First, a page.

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RFID in the Supply Chain

RFIDAs companies expand their operations, their supply chains grow with the company.  The processes become more complex, which stresses the importance of accuracy at each link in the supply chain.

Restricted visibility along with inaccuracies can halt production and limit a company’s overall efficiency, so companies are looking for solutions to avoid any additional supply chain headaches.  One solution that is gaining momentum is radio frequency identification (RFID).

According to TechTarget, RFID is a form of wireless communication that incorporates the use of electromagnetic or electrostatic coupling in the radio frequency portion of the electromagnetic spectrum to uniquely identify an object.  The most common RFID application is for tracking and management. This includes inventory management, asset tracking, cargo and supply chain logistics and vehicle tracking. RFID can also be used in the supply chain for improved visibility and distribution.

RFID has been around since the 1940’s, but its technology could never quite find a practical application over time, so it’s usage tapered off.  RFID is making a comeback because of the expanded technology around it.  With companies using interconnected systems and pulling valuable information from those systems using analytics, RFID is coming back from the dead within supply chains because it improves visibility and inventory tracking.

In this article, we’ll take a look at how RFID is being used and how it is improving supply chains.

RFID Improves Visibility

RFID allows companies to track their supply chain workflow, which will provide more usable data with manufacturing equipment, inventory, asset management and company processes.  When used properly, the data generated can help streamline these areas of the supply chain through automation.  RFID can be integrated into company processes and be a major time saver.  Instead of a certain process taking two hours, it may only take a matter of minutes.

Having the information generated from RFID integration at your fingertips allows for quicker, more informed decision making.  This type of visibility allows processes to be fully automated, which will remove the element of human error.  Warehouses and distribution centers who implement RFID systems into their processes take their inventory visibility and availability from 2 percent to 20 percent, according to Cybra.com.

Provides Real-Time Inventory Tracking

RFIDOne of the greatest benefits of increased visibility is using the data generated with the help of RFID to cut costs.  One example is real-time tracking that shows the most accurate inventory levels.  With RFID, companies can see exactly how much of their products they have on hand.  This type of real-time tracking gives them a better timeline of when to reorder to bolster inventory.  It also helps them find the optimal inventory level so there is no excess product sitting on the shelves, wasting money for storage.  While adjusting inventory levels may not seem like a profit driver, keeping proper inventory levels can help a company save between 20-30 percent on their warehousing and storage costs.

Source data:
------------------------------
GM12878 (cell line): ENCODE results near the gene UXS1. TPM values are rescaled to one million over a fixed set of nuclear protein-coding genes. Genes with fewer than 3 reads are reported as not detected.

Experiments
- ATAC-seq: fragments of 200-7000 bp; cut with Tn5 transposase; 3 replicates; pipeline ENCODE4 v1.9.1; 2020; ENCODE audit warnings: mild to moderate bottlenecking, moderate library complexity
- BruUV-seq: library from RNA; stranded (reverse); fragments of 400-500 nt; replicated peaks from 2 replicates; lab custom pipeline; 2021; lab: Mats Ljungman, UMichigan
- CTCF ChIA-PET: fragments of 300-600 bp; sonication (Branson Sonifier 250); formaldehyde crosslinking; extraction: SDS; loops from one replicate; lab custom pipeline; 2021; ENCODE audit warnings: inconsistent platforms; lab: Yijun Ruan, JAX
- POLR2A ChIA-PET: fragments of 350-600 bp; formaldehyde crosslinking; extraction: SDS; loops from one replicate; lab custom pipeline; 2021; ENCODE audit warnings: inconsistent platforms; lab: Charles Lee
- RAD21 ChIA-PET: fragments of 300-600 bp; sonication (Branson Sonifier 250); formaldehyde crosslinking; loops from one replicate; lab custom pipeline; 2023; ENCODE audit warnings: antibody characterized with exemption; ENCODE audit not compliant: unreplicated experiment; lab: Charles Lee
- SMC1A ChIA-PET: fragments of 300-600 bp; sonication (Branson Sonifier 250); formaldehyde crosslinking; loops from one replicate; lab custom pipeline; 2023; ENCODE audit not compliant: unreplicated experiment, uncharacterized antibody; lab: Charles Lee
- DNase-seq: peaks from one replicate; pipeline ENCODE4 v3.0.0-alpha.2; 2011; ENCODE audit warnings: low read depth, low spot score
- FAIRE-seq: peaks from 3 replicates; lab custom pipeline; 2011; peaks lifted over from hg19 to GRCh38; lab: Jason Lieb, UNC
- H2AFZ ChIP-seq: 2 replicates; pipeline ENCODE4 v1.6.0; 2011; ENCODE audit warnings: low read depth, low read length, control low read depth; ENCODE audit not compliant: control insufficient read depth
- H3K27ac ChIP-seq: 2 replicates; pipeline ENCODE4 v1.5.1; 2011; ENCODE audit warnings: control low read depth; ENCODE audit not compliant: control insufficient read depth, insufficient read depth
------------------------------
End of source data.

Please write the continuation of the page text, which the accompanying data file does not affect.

Retailers who have already implemented RFID into their processes are already seeing benefits.  They are running into fewer issues of out-of-stock products and increasing the on-shelf availability of their products.  RFID is able to scan each unique SKU number and identify differences in products, such as size, color, and style.  With merchandise tagged with RFID, manufacturers can increase inventory count rates from 200 to 12,000+ items per hour.  This type of visibility is giving retailers information on what is selling and what is sitting on their shelves for too long within minutes as opposed to days or weeks without RFID.

Higher Accuracy

When RFID is implemented into warehousing and storage systems, it usually results in a major improvement in product picking.  According to Cybra.com, manufacturers and distributors who implemented RFID technology into their supply chain saw an 80 percent improvement in shipping and picking accuracy.  This type of improvement saves companies a good amount of money as a result of fewer shipping and packing errors.

According to Bill Hardgrave, Dean of Auburn University’s Harbert College of Business and founder of the RFID Lab: “RFID increases inventory accuracy, from an average of 65 percent to more than 95 percent. And high inventory accuracy can lead to increased sales—but only if retailers use the data to improve their operations and processes. This is an important distinction and its key to the success of any RFID deployment.”

As supply chains are evolving, RFID is making waves by helping solve some supply chain issues while improving efficiency at the same time.  RFID is improving visibility while generating more useful information, it is providing real-time inventory tracking and it is more accurate throughout multiple supply chain processes.

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